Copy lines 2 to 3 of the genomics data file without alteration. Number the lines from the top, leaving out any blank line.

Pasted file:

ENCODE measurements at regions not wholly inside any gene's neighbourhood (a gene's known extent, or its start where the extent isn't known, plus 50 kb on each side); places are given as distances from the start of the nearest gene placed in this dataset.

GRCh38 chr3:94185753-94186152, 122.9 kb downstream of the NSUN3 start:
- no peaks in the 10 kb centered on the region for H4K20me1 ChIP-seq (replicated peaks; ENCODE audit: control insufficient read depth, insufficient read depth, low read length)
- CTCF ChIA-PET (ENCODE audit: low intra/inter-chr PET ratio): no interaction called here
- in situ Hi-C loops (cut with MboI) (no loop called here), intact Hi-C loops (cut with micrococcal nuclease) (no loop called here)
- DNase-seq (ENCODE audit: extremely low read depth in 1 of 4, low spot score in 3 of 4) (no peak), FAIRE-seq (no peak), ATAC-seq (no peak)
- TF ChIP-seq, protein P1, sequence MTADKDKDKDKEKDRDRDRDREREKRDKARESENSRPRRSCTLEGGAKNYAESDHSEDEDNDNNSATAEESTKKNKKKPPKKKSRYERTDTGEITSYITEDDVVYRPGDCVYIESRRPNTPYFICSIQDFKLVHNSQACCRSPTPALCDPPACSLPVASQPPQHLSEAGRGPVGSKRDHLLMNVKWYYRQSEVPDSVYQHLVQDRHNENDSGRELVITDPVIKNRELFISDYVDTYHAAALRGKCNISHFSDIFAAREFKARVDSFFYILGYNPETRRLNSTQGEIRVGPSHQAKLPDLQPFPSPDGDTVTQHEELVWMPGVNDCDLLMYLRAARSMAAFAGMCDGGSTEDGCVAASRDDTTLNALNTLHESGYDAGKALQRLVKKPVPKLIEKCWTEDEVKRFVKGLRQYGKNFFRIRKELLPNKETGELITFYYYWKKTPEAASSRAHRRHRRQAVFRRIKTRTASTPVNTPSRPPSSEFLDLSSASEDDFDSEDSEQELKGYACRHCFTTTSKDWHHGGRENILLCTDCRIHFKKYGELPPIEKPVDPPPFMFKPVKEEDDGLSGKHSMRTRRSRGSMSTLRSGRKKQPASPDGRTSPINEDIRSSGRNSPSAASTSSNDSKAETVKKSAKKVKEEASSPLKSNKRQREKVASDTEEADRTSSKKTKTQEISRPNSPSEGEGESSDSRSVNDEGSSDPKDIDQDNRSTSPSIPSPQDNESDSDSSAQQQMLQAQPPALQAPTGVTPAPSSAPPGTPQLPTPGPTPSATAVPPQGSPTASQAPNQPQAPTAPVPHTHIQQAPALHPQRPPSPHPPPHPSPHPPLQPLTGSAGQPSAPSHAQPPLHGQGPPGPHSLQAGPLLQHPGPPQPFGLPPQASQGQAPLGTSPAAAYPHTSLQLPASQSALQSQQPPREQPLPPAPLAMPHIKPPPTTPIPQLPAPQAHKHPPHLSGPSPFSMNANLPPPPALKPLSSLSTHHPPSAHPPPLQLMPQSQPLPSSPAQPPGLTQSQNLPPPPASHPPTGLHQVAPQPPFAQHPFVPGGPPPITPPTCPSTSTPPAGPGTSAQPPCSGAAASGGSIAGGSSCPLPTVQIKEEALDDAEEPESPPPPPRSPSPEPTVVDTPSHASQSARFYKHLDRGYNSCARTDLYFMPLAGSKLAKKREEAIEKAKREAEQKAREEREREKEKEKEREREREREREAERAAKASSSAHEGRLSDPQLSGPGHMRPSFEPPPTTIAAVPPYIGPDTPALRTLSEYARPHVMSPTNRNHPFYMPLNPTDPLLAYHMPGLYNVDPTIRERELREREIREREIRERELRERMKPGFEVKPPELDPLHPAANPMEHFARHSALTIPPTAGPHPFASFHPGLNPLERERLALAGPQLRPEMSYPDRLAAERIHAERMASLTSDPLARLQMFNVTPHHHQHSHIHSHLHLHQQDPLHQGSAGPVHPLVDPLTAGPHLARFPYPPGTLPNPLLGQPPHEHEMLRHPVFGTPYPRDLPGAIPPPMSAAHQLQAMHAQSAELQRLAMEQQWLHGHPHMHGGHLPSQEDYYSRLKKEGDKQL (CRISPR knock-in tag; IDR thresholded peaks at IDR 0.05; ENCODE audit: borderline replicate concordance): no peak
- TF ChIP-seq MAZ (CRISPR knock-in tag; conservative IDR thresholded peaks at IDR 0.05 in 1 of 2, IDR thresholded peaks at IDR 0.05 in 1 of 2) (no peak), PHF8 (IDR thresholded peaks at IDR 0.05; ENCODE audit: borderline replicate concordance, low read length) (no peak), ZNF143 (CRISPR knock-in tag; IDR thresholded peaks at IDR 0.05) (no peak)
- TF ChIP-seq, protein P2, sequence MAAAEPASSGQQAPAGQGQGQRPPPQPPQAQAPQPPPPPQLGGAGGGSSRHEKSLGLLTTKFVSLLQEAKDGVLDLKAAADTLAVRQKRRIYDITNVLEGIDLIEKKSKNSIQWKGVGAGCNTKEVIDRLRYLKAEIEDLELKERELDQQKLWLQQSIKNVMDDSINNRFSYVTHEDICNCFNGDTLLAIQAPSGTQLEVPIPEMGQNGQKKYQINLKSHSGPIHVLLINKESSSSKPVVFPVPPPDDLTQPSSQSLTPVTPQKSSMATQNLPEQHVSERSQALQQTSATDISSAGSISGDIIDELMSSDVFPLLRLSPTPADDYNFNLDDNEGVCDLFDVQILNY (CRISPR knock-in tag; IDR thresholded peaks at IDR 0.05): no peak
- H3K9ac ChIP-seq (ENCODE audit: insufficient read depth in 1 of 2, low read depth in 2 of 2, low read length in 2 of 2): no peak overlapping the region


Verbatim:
GRCh38 chr3:94185753-94186152, 122.9 kb downstream of the NSUN3 start:
- no peaks in the 10 kb centered on the region for H4K20me1 ChIP-seq (replicated peaks; ENCODE audit: control insufficient read depth, insufficient read depth, low read length)